How to Find Military Service Records for Veterans
I always intended to ask my Dad for the name of the ships where he was stationed during his twenty-four years in the U.S. Navy. Unfortunately, I waited too late. But all was not lost. I found a way to get the official records that would answer my questions and it was surprisingly simple.
For example, he served as a Plank Owner aboard the USS Rich, a Gearing Class Destroyer. A "plank owner" is an individual who was a member of the crew of a ship when that ship was placed in commission.1
USS Rich DDE-820 Gearing Class Destroyer
Who Can Request Naval Records?
Filling in the gaps as I reconstruct the timeline of my father's military service assignments was definitely easier with help from the Naval Archives. Here is the criteria for requesting records:
If you are a veteran or a deceased veteran's next of kin, you can submit a request for records through the National Personnel Records Center. There's no charge for this service and it's remarkably easy whether by mail, fax or online.
The next of kin can be any of the following:
- Surviving spouse that has not remarried
USS Augury 149, A Minesweeper
Growing up as military dependents, our family members were used to getting a crisp salute from the Marines at the gate when we entered any Naval base. Showing our identification cards allowed us access to the Commissary where we bought our household groceries. The Base Exchange (BX) provided many of our back-to-school clothes and we often went to the Saturday matinee on the Navy base where movies were only ten cents.
As children, we took Judo Classes on the base and participated in tournaments against other students. The Navy was our world and most of our friends were also military dependents.
Officer Candidate School
What Do You Need as Proof?
During the time spent in the service, the names of ships changed as often as the names of the cities where Dad was stationed. Brooklyn Naval Yard, Key West Naval Station, Charleston, SC, and Norfolk, VA were ports in the short span of a couple of years.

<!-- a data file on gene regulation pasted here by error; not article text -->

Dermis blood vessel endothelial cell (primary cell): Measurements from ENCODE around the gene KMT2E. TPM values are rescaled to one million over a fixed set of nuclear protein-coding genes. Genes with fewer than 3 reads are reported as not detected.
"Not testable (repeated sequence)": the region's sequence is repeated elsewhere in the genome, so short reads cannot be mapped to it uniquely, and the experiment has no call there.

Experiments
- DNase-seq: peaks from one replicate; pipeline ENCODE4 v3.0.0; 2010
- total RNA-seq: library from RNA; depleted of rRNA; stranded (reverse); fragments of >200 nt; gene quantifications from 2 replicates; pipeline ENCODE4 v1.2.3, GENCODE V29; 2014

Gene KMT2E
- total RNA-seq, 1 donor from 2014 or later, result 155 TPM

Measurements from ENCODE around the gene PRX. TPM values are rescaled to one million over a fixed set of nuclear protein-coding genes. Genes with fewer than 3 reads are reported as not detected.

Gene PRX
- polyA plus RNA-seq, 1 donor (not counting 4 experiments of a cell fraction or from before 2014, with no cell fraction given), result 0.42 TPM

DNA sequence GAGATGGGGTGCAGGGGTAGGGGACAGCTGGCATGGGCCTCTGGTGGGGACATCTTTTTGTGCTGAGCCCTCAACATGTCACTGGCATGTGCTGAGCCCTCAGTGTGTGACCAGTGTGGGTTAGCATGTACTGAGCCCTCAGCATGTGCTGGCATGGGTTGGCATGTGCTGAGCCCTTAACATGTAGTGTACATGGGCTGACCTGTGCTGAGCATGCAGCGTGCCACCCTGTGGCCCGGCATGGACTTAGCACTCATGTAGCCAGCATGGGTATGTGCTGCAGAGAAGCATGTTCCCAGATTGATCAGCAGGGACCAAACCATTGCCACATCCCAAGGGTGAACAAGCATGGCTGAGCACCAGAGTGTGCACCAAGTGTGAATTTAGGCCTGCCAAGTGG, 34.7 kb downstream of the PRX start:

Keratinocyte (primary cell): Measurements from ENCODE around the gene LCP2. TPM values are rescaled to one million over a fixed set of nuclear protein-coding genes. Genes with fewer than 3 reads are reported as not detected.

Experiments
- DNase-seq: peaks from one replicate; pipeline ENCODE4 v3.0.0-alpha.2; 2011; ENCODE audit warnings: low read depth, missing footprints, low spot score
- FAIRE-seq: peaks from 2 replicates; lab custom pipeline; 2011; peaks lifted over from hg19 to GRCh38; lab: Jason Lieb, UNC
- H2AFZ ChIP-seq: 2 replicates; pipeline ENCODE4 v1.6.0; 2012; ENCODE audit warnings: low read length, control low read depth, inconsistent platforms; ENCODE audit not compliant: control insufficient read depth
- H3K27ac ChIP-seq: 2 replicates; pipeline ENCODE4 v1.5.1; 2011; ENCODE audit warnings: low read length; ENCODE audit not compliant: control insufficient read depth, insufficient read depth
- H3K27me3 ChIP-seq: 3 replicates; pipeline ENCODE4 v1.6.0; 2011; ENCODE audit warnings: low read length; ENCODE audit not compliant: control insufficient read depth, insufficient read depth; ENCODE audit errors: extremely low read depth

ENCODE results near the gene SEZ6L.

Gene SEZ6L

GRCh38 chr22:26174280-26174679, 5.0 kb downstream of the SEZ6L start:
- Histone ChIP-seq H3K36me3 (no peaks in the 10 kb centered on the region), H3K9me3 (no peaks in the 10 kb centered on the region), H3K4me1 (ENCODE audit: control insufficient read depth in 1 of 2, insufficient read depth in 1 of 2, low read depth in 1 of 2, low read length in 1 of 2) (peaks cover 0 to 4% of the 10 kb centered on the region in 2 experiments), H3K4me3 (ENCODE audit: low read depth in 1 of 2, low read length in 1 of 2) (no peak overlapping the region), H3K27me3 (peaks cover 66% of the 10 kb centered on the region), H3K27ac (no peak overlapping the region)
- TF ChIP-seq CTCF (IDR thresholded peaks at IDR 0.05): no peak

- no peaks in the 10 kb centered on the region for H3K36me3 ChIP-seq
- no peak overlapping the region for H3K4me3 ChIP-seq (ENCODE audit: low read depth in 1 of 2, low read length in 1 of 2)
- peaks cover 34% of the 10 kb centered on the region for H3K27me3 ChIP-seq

Remembering these along with the names of the corresponding ships became hard after years had passed along with my father.
The information needed to request the Official Military Personnel Files (OMPF) includes the following:
- The veteran's complete name used while in service
- Service number
- Social security number
- Branch of service
- Dates of service
- Date and place of birth (especially if the service number is not known).
- If you suspect your records may have been involved in the 1973 fire, also include:
- Place of discharge
- Last unit of assignment
- Place of entry into the service, if known.
- All requests must be signed and dated by the veteran or next-of-kin.
- If you are the next of kin of a deceased veteran, you must provide proof of death of the veteran such as a copy of death certificate, letter from funeral home, or published obituary.
USS Allegheny ATA-179, 1958
Crew from the USS Allegheny
Ask Questions While You Can
When Dad would talk of his time in the Navy, he would captivate the room with his adventures and narrow escapes. I took notes, but there are gaps that I can no longer fill in with a quick phone call. I wish I'd asked more questions while I still had the opportunity. He's gone now, but not forgotten. Rest in peace, Dad.
Finding out more about him through the official records has been an insightful experience that helped me fill in some of those gaps.
Anchors Aweigh - US Navy - We Grew Up Singing This Song
Standard Form 180
Personnel records and Service Treatment Records (STR) of military service members who retired, were discharged or died in service over the past sixty-two years are available to the next of kin of the veteran.
When the Standard Form 180 is submitted to the appropriate agency, depending on the branch of service, it requires only a minimal amount of information to complete the form, including the exact name the veteran used during service, their social security number, date and place of birth, branch of service and date entered and released from military service.